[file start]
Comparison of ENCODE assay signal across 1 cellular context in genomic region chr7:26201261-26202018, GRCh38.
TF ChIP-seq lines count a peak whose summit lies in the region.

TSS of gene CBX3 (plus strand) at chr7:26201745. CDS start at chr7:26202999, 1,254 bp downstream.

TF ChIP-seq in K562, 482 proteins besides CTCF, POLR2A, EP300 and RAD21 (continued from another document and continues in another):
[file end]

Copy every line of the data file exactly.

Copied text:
Comparison of ENCODE assay signal across 1 cellular context in genomic region chr7:26201261-26202018, GRCh38.
TF ChIP-seq lines count a peak whose summit lies in the region.

TSS of gene CBX3 (plus strand) at chr7:26201745. CDS start at chr7:26202999, 1,254 bp downstream.

TF ChIP-seq in K562, 482 proteins besides CTCF, POLR2A, EP300 and RAD21 (continued from another document and continues in another):